Michelangelo Buonarroti, more commonly known as simply Michelangelo, is regarded as one of the greatest figures of the Italian Renaissance. Although Michelangelo mastered a number of media, including painting, architecture, and poetry, he always considered himself to be a sculptor first and foremost. Michelangelo's tremendous talent was almost immediately recognized, as evidenced by the two enormously respectful biographies written in his own lifetime: The Life of Michelangelo by his student, Ascanio Condivi; and the "Life of Michelangelo Buonarroti" in Lives of the Artists, by Michelangelo's friend, Giorgio Vasari. As a result of these biographies, and of the many letters, poems, and personal and business papers he himself left behind, Michelangelo's life is one of the best documented of his day.
Michelangelo lived to be almost ninety, during which time he worked for seven Popes, witnessed both the Reformation and the Counter-Reformation, saw the first widespread use of the printing press, and read of the discovery of America. Michelangelo's Italy was not the unified European nation we know, but a collection of small city-states constantly jockeying for each other's territory and power. Michelangelo's own home city of Florence was alternately a republic and the fiefdom of the powerful Medici family, and these changes caused the artist problems and forced him to move around between Florence, Rome, and other Italian cities. Beginning in 1517, the once unchallenged Roman Catholic Church began to lose some of its authority, largely as a result of Luther's Protestant Reformation, which split Europe religiously and politically. In the resultant turmoil, the French, the Germans, and the Spanish all occupied various parts of Italy at one point or another. In response, the Catholic Church began its own reform, known as the Counter-Reformation, adding a new austerity to Catholic doctrine that would come to affect what Michelangelo could show in his art. In the later half of his life, Michelangelo came to focus on architecture and poetry, at least partly because of the changing religious climate.
Art historians generally categorize Michelangelo as a figure of the Italian High Renaissance, a historical interval defined less by time than by a particular artistic style practiced by a handful of artists between 1495 and 1520. The Renaissance itself began in Italy and Northern Europe around 1400, and was marked by resurgence of interest in the spirit of humanism and a fascination with the art and ideas of Classical Greece and Rome. Florence, Michelangelo's birthplace, lay at the center of the Renaissance, where the humanist artists occupied places of great respect and status. The High Renaissance was a period in which the work of a few master artists– Leonardo da Vinci, Raphael, Giorgione, Titian, and Michelangelo–achieved such a high level that they became esteemed for their ideas and intellect as much as for their craft. The High Renaissance artists were completely removed from the craftsmen and artisans of Medieval Europe, and were revered as thinkers as much as painters or sculptors.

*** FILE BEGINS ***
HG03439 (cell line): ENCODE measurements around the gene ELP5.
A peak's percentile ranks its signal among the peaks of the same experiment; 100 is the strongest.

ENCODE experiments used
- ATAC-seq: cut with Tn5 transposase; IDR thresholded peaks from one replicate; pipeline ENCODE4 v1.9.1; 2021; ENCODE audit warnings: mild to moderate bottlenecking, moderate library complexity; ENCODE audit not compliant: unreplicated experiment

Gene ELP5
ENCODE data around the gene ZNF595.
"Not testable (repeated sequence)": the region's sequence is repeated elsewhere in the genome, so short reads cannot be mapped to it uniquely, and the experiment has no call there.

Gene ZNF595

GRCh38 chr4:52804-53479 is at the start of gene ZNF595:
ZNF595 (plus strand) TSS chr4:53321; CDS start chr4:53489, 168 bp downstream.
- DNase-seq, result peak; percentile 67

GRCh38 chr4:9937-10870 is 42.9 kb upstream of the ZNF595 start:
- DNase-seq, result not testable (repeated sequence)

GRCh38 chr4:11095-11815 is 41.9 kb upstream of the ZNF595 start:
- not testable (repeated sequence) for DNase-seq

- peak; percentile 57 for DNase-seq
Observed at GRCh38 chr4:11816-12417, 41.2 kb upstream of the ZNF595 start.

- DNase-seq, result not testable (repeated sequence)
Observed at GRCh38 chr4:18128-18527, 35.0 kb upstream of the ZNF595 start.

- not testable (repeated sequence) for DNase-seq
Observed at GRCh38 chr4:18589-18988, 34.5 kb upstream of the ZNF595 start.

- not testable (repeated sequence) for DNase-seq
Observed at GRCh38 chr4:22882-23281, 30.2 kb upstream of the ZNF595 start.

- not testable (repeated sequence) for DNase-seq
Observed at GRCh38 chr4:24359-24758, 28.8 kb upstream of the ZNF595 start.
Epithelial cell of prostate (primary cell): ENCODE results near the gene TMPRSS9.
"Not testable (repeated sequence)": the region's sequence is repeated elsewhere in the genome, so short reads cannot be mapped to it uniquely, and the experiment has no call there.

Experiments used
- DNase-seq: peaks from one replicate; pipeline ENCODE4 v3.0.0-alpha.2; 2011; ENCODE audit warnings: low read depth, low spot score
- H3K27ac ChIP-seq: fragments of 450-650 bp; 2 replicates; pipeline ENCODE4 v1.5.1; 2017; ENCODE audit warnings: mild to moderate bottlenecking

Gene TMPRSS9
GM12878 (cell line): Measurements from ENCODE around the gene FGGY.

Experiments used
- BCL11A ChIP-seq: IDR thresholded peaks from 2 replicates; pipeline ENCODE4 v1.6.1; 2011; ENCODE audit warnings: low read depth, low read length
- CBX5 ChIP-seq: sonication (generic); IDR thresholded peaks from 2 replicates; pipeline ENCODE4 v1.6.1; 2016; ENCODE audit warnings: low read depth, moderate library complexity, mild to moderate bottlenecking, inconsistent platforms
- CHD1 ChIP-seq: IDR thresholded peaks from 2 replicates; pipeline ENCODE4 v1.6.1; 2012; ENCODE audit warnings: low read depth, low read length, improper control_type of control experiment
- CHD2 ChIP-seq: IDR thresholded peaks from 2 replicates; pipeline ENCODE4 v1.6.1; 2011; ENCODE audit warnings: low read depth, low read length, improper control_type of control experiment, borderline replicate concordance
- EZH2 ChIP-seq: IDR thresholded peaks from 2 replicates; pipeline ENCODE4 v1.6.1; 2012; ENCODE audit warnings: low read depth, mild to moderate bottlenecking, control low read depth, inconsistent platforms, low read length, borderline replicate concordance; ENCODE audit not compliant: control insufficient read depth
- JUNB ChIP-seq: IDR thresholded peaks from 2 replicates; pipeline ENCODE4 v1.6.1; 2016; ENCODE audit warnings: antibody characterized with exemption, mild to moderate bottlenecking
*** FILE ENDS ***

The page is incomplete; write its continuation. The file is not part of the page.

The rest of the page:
Whereas Leonardo da Vinci played the part of wise elder statesman and Raphael was a sociable, highly popular man, Michelangelo was by all accounts an extremely touchy, proud, arrogant, and difficult man. Not only was Michelangelo sensitive and insecure about his family, his physical appearance, and his lack of education, but he was also deeply conflicted over his homosexuality. Although he vehemently denied being homosexual, Michelangelo struggled with his sexuality throughout his life. His friends and colleagues referred to his volatile temperament and unpredictable explosions of wrath as his terribilita, or terribleness.
Michelangelo's tormented personality embodies the interior conflicts, paradoxes, and problems of the High Renaissance. Although all of the High Renaissance artists sought to achieve both technical and intellectual perfection, the impossibility of the task meant that their work always evolved in unexpected directions. The High Renaissance also adhered to the philosophy of Neoplatonism, which held that there was one universal Truth, connected to Earth via a complex series of relationships, and this philosophy would also prove too complicated and problematic to continue. Initially, the High Renaissance artists pointed to Neoplatonism as a justification for combining Classical forms with Christian concepts–for example, using both the Christian Virgin Mary and the pagan goddess Venus to express the concept of love. With the Counter-Reformation, however, Neoplatonism was condemned as heretical, and artists divided over the issue, particularly Michelangelo. These essential Renaissance conflicts manifest themselves in Michelangelo's sculpture, which often depicts the human form as conflicted and tense, frozen but full of potential energy.